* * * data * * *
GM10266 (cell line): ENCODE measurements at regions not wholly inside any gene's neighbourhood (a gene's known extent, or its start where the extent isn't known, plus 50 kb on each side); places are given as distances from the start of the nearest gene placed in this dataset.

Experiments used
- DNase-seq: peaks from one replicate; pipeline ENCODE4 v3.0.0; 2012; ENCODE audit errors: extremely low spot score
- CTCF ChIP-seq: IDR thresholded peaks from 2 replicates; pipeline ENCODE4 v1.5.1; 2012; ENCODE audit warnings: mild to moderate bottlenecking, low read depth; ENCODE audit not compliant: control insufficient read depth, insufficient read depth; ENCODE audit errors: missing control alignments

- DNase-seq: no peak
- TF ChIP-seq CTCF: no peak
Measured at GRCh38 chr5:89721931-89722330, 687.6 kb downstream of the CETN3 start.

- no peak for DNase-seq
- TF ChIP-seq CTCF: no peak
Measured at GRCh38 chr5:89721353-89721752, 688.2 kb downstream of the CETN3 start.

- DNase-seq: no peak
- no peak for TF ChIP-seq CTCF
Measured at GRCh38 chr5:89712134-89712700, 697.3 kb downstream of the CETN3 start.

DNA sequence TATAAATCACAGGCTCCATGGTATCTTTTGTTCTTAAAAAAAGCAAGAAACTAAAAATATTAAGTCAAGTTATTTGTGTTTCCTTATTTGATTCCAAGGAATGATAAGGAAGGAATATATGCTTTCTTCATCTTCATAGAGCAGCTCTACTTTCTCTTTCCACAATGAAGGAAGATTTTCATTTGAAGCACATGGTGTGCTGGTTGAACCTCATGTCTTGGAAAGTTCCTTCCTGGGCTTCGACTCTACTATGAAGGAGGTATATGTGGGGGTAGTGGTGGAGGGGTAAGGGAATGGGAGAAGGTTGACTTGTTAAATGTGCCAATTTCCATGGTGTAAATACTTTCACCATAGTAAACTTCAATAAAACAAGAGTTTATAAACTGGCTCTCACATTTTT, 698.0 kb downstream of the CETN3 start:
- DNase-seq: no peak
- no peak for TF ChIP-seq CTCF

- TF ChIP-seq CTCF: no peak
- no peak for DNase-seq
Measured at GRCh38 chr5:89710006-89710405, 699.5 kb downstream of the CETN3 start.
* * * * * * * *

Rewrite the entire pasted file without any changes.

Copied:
GM10266 (cell line): ENCODE measurements at regions not wholly inside any gene's neighbourhood (a gene's known extent, or its start where the extent isn't known, plus 50 kb on each side); places are given as distances from the start of the nearest gene placed in this dataset.

Experiments used
- DNase-seq: peaks from one replicate; pipeline ENCODE4 v3.0.0; 2012; ENCODE audit errors: extremely low spot score
- CTCF ChIP-seq: IDR thresholded peaks from 2 replicates; pipeline ENCODE4 v1.5.1; 2012; ENCODE audit warnings: mild to moderate bottlenecking, low read depth; ENCODE audit not compliant: control insufficient read depth, insufficient read depth; ENCODE audit errors: missing control alignments

- DNase-seq: no peak
- TF ChIP-seq CTCF: no peak
Measured at GRCh38 chr5:89721931-89722330, 687.6 kb downstream of the CETN3 start.

- no peak for DNase-seq
- TF ChIP-seq CTCF: no peak
Measured at GRCh38 chr5:89721353-89721752, 688.2 kb downstream of the CETN3 start.

- DNase-seq: no peak
- no peak for TF ChIP-seq CTCF
Measured at GRCh38 chr5:89712134-89712700, 697.3 kb downstream of the CETN3 start.

DNA sequence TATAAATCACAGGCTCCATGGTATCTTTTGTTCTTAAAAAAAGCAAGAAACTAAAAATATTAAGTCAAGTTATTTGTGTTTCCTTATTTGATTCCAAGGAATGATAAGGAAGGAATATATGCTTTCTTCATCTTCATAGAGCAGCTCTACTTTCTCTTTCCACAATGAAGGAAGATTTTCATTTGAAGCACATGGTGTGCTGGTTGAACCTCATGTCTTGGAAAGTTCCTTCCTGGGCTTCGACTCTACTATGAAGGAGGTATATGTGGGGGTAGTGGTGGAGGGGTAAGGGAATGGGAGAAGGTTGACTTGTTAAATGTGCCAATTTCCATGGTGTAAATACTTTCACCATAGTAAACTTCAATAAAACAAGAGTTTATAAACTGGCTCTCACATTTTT, 698.0 kb downstream of the CETN3 start:
- DNase-seq: no peak
- no peak for TF ChIP-seq CTCF

- TF ChIP-seq CTCF: no peak
- no peak for DNase-seq
Measured at GRCh38 chr5:89710006-89710405, 699.5 kb downstream of the CETN3 start.